October 6, 2006
It doesn't seem right that 96 wins and one of the most improbable turnarounds in baseball history can be wiped away with three losses, but such is life in the postseason.
The Twins made too many mistakes--big and small, mentally and physically, tactically and athletically, offensively and defensively--and didn't come up with nearly enough clutch hits with men on base. It's a shame that an otherwise amazing season had to come to such a pathetic, disappointing end, but the truth is that the Twins deserved to lose given the way they played
It's unfortunate that Brad Radke's career had to end on such a down note, away from the Metrodome and in a season-ending losing effort, but his place in team history was secure well before he took the mound in Oakland. When my "Top 40 Minnesota Twins" countdown resumes this offseason, Radke will deservedly be one of the final names revealed and I look forward to profiling him.
On a personal note, I'd like to thank everyone who stopped by AG.com this season. This was my fifth year chronicling the Twins on a daily basis and, as usual, the past six months have been quite a ride. This blog's readership continues to grow steadily despite my best efforts and I'm hopeful that you'll continue to make this a regular stop throughout the too-long offseason.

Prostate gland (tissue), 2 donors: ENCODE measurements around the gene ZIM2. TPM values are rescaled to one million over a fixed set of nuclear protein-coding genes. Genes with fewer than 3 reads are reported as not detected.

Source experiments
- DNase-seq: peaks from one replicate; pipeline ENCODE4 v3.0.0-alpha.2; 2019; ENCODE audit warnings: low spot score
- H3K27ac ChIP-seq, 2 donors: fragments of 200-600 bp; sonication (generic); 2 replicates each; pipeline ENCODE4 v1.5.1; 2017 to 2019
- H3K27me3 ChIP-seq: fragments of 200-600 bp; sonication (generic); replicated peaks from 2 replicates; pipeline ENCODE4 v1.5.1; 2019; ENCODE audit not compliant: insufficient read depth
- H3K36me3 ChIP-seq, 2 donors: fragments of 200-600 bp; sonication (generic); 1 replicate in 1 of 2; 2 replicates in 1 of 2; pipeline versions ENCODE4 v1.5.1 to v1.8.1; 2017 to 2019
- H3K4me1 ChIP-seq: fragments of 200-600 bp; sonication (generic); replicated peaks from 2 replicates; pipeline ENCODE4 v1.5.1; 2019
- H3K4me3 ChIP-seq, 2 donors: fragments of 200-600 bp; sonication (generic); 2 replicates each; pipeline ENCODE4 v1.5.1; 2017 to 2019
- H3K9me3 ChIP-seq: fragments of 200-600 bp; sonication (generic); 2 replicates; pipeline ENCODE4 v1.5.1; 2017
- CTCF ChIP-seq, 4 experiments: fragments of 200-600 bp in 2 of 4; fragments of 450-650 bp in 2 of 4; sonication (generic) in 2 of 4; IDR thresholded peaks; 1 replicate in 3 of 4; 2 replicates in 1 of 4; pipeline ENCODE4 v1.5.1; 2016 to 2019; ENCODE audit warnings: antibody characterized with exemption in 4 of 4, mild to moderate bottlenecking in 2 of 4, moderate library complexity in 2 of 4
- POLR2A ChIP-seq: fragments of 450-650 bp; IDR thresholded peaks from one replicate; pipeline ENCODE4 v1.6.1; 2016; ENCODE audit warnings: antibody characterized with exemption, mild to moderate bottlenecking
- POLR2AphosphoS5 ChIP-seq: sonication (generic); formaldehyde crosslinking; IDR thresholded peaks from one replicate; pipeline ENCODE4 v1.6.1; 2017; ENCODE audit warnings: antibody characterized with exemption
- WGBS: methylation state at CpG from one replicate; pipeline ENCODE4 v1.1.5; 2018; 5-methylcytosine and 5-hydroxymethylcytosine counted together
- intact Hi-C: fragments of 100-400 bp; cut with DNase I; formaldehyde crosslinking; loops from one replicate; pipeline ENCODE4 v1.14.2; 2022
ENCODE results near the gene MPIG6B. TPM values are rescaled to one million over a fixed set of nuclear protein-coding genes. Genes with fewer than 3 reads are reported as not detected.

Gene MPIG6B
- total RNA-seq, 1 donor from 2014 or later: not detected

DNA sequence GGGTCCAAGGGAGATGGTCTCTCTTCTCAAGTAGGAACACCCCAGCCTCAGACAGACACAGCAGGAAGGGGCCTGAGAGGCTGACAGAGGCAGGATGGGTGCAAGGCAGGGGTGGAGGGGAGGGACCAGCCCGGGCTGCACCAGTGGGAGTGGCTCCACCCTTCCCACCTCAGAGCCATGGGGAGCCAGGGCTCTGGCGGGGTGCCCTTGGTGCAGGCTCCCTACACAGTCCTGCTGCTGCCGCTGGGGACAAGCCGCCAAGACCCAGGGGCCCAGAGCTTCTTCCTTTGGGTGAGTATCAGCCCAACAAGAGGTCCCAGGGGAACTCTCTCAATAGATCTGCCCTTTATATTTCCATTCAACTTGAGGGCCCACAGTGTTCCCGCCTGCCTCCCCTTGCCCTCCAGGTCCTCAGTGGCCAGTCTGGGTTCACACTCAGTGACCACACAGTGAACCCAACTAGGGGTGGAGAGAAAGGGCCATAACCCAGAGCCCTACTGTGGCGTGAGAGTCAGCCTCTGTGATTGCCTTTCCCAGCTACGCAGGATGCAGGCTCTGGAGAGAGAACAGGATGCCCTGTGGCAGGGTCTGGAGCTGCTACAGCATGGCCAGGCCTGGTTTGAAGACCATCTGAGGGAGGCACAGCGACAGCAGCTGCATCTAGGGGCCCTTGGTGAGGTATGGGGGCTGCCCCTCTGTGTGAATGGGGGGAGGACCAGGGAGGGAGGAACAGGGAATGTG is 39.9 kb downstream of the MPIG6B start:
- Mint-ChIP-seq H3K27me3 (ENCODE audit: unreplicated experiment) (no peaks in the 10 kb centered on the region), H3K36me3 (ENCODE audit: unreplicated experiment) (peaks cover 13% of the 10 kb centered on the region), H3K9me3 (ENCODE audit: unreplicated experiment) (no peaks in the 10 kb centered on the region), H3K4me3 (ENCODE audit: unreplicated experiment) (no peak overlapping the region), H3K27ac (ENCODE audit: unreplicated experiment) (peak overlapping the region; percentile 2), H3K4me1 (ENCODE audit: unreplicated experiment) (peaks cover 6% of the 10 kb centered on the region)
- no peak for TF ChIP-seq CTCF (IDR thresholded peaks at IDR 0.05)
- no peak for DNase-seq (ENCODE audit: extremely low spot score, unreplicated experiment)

The 2006 season may be over, but the Twins talk never ends. There are a little over four months until pitchers and catchers report to spring training, and I'll be trying my best to kill that time with as many words on the Twins (and the occasional non-Twins topic) as I can possibly type. Thanks to the Twins for a memorable season and thanks to you for reading. See ya